The Suzanne Farrell Ballet
Eisenhower Theater, Kennedy Center
Friday, 8 November 2013
Saturday, 9 November 2013, 1:30 PM matinee
The Waltz of the Flowers stalked me from coast to coast in 2013. I would blame somebody, but it's choreographic catnip and I'm too busy gorging on it to formulate paranoid conspiracy theories.
TSFB presented it as Tempi di Valse, or to be absolutely correct, an excerpt of the same, as only one tempo was given at these performances and four of the five original components in the suite were missing. The program claims that its unadorned setting makes the viewer more acutely aware of the geometry in Balanchine's vision. To repeat the paltry text thus far, I cheerfully partook of the revisions, but I also spent half of my time missing the traditional setting in an appalling display of orthodoxy.
Tempi presents the Waltz of the Flowers without sets or costumes. We got a stage, some orange lights, and dancers attired in the "modern Balanchine" school of dancewear: minimally decorated leotards attached to wispy skirts, or vice versa. However, the crisscrossing bust detail on everyone reminded me not so much of Allegro Brilliante as much as Amazons waiting to go on stage for some Soviet dramballet.
It's a minor detail, but as with movement 2 of the Brahms-Schoënberg Quartet that TSFB put on in 2008, Waltz doesn't work as well without the triple-tiered poofy dresses . The modern Balanchine skirt is filmy and slices through the choreography when I want weightless froth to float above it, a distraction rather than a complement to the music.
I don't have much to say about the dancing except that the corp danced exuberantly. At the Friday performance, Paola Hartley was competent but does not sufficiently differentiate herself from her companions. In the same role at the Saturday matinee, Heather Ogden suggested full-bodied delight about thirty minutes after cranking out the lead in Pas de Dix, even in (slight) panic as she threw herself at her mark after missing an entrance cue.
The Eisenhower Theater is so small that the corp fills it without allowing for even the imagining of scenery or bigger skirts. At one point, what had been two lines of revolving girls, originally designed to hide Dewdrop's exit behind them, now looked like two panes of a very large and heavy door swinging shut. Yes, program, this production did allow me to more clearly see Mr B's geometry. The increased prominence of the dancers as (womanly) bodies and not flowers also made me fear for my life a little. One flying leap from stage, and there will have been a flattened ex-blogger in row Q.
After almost ten years, I've finally reached the point when I can speak carelessly about a piece of choreography through the years, or even across companies. Like my Ph.D., it is a highly specific—though slightly more useless—sort of expertise.
I first saw the Dance Theater of Harlem perform Agon in 2004. My ears wrestled with Stravinsky and my eyes unsuccessfully tried to uncross themselves at sight of the highly incomprehensible action. TSFB last put on Agon in 2010, and that time I had the good taste to enjoy it.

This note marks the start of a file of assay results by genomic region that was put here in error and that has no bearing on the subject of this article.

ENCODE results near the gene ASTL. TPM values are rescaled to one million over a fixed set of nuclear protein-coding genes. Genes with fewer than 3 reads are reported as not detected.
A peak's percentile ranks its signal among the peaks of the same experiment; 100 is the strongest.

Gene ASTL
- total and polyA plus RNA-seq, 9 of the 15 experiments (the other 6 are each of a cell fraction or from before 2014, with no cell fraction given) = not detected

I'll save readers the agony of reading a summary of the action, and myself the effort of having to write it. TSFB's Agon perpetually looks on the verge of being finished but never achieves that promise, and the impression solidified over the three performances that I have now seen. I had wondered in Duo whether sameness became an issue when I mainlined performances, and the concern reappeared with Agon. Well, I'm about to go see Jewels four times in one weekend in Seattle, so stay tuned for the twitching.
In the first pas de trois, Kirk Henning frivoled languidly, which provided a surprising contrast against the music; Jane Morgan was alertly lissom (I wonder if this combination of words had ever been said before) while Amy Brandt danced well and courteously but occasionally mugged for the cheap seats. In the second pas de trois, Ian Grosh found the dignity that he was looking for in Mozartiana, while Matthew Renko (listed for Friday and Sunday but performed Saturday as well) appropriately restrained his Tigger-ness; I want to use some other word besides competent to describe Paola Hartley, but the synonyms all sound like faint praise when I simply mean that she can do better in this highly excellent company. Fatigue did become an issue at the matinee, as the men nearly dropped her at the end of the Bransle Double.
Michael Cook and Elisabeth Holowchuk danced the central pas de deux in both performances that I saw. Their dancing tended toward adversarial and passionately arctic—I hate you, but we dance well together, so I'll let you live today if you don't miss any steps—which suits the competitive aspect of Agon. Cook was sharper on Saturday afternoon to match his foe.
Agon is Greek for "contest". This is repeated ad nauseum in programs, often without the annotation that the movements are named for French court dances. The cold adversarial competition seems to be a trend, but having received volume 2 of VAI's series of NYCB in Montréal, I think that companies who program this piece have gone too far in pushing that interpretation. Violette Verdy can still smile at both of her partners in acknowledgement in the second pas de trois and wallop them both with her execution of the choreography. Instead of studied disdain, Brandt acknowledged that she was dancing with someone on stage, and I didn't know why it pleased me until I saw Verdy.
As always, I cringed over the finger snaps in the Double Pas-de-Quatre, cringed over my anticipation of that silly moment, and cringed over why Balanchine ever thought the overt mickey mousing of the music was a good idea. The orchestra smeared themselves all over the score on Friday and all but the mandolin and strings redeemed themselves on Saturday.
More whinging about costuming in Mozartiana next.